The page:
FIG. 27 is an isolated cross-sectional side view a modular light bar for a cooler with modular lighting positioned within a slot of a wall of the cooler.

FIG. 27A is an exploded isolated cross-sectional side view a modular light bar for a cooler with modular lighting prior to positioning within a slot of a wall of the cooler.

FIG. 27 B is an isolated cross-sectional side view a modular light bar for a cooler with modular lighting being positioned within a slot of a wall of the cooler.

FIG. 28 is an isolated cross-sectional view along lines 28-28 of FIG. 20 of a switch docking bay for a cooler with modular lighting.

FIG. 29 is an isolated cross-sectional view along lines 29-29 of FIG. 20 of a lid switch docking bay for a cooler with modular lighting.

DETAILED DESCRIPTION OF THE INVENTION

As shown in FIGS. 1 and 1A, a portable cooler 20 has a lid 24 and a main body 22 having an interior chamber 21. The lid 24 is preferably made of high density polyethylene (HDPE). The main body 22 comprises an outer liner 26 and an inner liner 34 that defines an interior chamber 21. The lid 24 is attached to the main body 22, and the lid 24 movable from a closed state to an open state. Multiple LEDs 32 are positioned along an upper region of the main body 22. Each of the plurality of LEDs 32 preferably has a millicandela ranging from 4000 to 20000. The cooler 20 also preferably has a pair of wheels 27 and a drain plug 31.

The cooler 20 further preferably comprises at least one battery 41, positioned within a battery compartment, for providing power to each of the plurality of LEDs 32. The battery 41, not shown, preferably has a battery cover with backing made of polypropylene (PP). The preferred thickness of the wall of the backing is approximately 0.100 inch and the preferred weight is approximately 0.010 pounds. Additionally, the battery 41, not shown, preferably has at least a 0.025 inch thick adhesive backed foam on the bottom of the battery 41. The battery 41 is preferably placed in the battery compartment, which is in the upper region of the main body 22 to allow for maximum cooler space. Further, the battery is in close proximity to plurality of LEDs 32 in order to reduce power loss through resistance of the wires and to prevent unnecessary heating of the cooler by having electrical wires conducting electricity positioned throughout the cooler 20.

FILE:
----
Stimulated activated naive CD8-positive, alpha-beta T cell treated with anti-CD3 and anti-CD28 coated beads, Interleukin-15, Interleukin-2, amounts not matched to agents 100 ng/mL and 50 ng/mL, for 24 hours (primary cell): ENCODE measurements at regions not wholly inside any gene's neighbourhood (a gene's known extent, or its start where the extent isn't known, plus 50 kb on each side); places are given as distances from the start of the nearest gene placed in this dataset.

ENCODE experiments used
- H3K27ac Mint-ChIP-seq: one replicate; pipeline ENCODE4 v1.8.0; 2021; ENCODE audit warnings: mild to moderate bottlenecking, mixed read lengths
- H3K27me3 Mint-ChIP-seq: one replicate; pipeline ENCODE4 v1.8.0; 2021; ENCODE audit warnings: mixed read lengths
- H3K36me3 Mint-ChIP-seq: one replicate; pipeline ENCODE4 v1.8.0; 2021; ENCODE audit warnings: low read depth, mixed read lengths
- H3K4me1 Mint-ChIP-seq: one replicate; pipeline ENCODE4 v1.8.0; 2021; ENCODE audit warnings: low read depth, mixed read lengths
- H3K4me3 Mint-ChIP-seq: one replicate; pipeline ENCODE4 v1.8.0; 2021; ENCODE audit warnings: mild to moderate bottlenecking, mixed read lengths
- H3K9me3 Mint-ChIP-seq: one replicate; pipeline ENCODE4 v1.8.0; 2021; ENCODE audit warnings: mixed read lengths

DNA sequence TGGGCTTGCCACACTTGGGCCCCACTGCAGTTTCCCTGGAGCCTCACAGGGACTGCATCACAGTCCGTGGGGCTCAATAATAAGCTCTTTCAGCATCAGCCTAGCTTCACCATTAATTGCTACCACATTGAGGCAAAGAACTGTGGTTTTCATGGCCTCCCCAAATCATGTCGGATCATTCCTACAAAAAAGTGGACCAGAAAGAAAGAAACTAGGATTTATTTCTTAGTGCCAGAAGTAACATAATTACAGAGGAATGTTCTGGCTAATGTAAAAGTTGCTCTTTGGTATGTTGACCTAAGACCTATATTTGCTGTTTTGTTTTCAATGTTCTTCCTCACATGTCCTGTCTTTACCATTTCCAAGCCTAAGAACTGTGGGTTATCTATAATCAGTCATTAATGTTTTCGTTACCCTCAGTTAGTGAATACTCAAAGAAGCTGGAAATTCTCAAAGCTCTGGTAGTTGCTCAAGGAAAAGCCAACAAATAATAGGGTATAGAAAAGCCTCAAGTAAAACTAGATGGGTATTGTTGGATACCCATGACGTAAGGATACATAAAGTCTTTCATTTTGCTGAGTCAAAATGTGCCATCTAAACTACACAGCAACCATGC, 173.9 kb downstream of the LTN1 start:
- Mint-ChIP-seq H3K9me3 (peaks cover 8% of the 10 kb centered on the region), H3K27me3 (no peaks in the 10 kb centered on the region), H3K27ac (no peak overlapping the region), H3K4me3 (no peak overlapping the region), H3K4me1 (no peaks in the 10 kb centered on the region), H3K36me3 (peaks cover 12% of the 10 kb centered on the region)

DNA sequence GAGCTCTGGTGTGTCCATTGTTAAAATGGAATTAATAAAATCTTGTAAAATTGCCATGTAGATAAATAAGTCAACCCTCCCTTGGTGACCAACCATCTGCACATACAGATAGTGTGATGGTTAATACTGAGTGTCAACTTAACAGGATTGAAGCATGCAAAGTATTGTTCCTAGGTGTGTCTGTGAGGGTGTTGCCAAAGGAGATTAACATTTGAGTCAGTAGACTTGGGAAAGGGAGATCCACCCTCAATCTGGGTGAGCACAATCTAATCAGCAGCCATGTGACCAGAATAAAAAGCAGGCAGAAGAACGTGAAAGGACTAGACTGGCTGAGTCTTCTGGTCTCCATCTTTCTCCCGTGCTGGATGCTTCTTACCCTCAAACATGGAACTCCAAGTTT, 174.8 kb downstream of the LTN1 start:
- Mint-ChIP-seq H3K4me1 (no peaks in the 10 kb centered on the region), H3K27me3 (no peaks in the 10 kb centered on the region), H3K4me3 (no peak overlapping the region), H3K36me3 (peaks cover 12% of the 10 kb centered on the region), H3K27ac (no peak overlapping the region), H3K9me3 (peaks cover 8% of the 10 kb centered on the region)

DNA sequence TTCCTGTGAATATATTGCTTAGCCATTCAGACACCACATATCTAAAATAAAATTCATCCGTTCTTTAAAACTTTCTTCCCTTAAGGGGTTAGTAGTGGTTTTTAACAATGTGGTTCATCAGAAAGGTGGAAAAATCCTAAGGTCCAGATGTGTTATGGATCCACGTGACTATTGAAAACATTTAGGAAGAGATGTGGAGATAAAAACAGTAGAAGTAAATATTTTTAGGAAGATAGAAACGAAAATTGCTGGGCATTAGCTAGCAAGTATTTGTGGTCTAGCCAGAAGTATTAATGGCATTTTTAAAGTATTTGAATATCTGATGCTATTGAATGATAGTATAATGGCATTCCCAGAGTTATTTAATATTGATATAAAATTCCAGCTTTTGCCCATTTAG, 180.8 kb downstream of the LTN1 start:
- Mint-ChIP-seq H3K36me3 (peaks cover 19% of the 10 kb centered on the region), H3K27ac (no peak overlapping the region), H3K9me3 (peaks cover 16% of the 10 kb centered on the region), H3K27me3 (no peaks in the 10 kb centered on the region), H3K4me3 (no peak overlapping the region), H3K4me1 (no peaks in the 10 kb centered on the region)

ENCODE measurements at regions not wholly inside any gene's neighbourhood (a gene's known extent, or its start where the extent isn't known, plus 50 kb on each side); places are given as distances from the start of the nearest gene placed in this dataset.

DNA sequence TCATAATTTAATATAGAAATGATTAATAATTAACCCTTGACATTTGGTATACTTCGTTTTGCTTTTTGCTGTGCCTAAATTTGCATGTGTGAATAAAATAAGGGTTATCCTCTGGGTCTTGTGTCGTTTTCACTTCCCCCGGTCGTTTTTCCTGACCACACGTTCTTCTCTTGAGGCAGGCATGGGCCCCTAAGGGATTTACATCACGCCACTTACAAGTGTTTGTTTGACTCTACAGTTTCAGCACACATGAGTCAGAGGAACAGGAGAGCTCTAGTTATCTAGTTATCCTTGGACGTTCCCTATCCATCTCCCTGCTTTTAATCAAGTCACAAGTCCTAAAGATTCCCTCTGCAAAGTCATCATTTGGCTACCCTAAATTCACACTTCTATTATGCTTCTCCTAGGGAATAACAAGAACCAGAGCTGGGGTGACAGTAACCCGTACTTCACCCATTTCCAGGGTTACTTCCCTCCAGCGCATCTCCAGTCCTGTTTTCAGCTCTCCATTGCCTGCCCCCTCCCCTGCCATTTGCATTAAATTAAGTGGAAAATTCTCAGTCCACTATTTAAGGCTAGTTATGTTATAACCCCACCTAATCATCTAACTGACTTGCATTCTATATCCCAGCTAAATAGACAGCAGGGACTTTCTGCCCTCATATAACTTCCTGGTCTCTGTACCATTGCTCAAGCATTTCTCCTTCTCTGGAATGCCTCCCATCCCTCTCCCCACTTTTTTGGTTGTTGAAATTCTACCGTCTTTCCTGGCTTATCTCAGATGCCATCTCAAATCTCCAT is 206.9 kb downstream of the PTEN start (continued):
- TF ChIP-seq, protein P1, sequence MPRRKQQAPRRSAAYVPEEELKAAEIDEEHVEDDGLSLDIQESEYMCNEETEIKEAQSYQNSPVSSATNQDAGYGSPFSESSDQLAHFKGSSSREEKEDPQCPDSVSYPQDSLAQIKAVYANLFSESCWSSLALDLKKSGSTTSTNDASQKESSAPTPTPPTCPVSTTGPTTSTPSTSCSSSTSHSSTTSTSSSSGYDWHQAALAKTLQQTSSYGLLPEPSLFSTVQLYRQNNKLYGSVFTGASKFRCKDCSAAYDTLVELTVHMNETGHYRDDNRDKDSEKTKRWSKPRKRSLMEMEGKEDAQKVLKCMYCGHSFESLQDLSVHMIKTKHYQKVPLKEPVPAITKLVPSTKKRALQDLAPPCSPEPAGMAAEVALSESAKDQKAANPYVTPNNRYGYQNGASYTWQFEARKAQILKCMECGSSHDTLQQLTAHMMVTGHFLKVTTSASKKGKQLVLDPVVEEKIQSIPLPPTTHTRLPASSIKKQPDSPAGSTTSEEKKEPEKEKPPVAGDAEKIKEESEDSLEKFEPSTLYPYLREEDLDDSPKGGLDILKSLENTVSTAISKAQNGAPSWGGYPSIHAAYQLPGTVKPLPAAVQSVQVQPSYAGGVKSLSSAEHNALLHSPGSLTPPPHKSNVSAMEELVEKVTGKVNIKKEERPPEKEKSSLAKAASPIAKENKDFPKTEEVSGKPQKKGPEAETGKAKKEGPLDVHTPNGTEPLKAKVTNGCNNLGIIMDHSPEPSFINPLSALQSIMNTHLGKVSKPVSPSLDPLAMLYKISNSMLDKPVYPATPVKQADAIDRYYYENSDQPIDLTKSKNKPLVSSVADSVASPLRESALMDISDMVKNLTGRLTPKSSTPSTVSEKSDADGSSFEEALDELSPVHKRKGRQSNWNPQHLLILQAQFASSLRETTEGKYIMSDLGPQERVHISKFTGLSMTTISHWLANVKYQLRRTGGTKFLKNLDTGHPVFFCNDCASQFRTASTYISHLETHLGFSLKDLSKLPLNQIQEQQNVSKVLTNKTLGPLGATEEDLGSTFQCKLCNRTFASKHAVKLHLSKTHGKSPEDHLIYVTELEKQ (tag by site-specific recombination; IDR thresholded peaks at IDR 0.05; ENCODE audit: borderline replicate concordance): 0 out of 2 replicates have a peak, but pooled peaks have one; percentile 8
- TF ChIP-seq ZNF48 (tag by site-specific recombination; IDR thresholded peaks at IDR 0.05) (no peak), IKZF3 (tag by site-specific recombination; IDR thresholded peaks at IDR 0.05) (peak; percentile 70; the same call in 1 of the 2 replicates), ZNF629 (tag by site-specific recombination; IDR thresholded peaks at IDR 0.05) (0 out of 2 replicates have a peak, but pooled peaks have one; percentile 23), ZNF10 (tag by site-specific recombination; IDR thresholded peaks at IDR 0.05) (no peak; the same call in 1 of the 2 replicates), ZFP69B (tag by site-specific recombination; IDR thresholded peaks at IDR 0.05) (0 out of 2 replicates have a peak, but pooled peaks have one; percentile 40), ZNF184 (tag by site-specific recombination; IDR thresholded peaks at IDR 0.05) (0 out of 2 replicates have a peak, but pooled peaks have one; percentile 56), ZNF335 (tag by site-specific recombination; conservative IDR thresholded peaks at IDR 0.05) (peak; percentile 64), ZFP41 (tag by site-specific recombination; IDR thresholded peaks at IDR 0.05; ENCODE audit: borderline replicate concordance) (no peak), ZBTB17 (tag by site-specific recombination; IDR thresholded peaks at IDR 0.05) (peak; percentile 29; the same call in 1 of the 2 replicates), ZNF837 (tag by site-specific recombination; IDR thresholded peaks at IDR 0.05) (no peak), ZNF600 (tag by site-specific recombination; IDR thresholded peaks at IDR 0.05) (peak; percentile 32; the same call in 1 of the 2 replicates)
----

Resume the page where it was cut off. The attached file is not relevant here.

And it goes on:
At least one 1.5 watt 5% tolerance 220 ohm resistor 40 is preferably positioned between a nine volt battery 41 and the plurality of LEDs 32.

The foam of the main body 22 of the cooler 20 preferably weighs approximately 2.6 to 3.0 pounds. The foam of the lid 24 of the cooler roughly weighs between 0.2 to 0.8 pounds. The interior capacity of the cooler 20 is preferably approximately 48 quarts to 50 quarts.

As shown in FIGS. 9-11 and 15-17, the cooler 20 is further defined by an inner liner 34 and an outer liner 26 of the main body 22. A switch 42 is positioned between the inner liner 34 and outer liner 26 of the main body 22 in a compartment 33.

In this embodiment, the switch is a magnet reed switch 42. The liner is preferably made of high density polyethylene (HDPE). Further, a magnet 45 is positioned in the lid 24, wherein a magnetic field 46 of the magnet 45 is in an activating location when the lid 24 is in an open state, wherein the magnetic reed switch 42 completes a circuit 40 from the battery 41 to the plurality of LEDs 32 thereby allowing the plurality of LEDs 32 to illuminate the interior of the chamber 21 of the cooler 20. As shown in FIG. 11, a distance L1 is preferably approximately 16 inches.

In an alternative embodiment of the present invention illustrated in FIGS. 12-14, the cooler 20 is capable of illuminating an exterior area of the cooler 20 through an LED 32 in a lid illuminating area 35 of the lid 24. The material of the lid illuminating area 35 is preferably transparent allowing for the LED 32 to illuminate an exterior area of the cooler 20.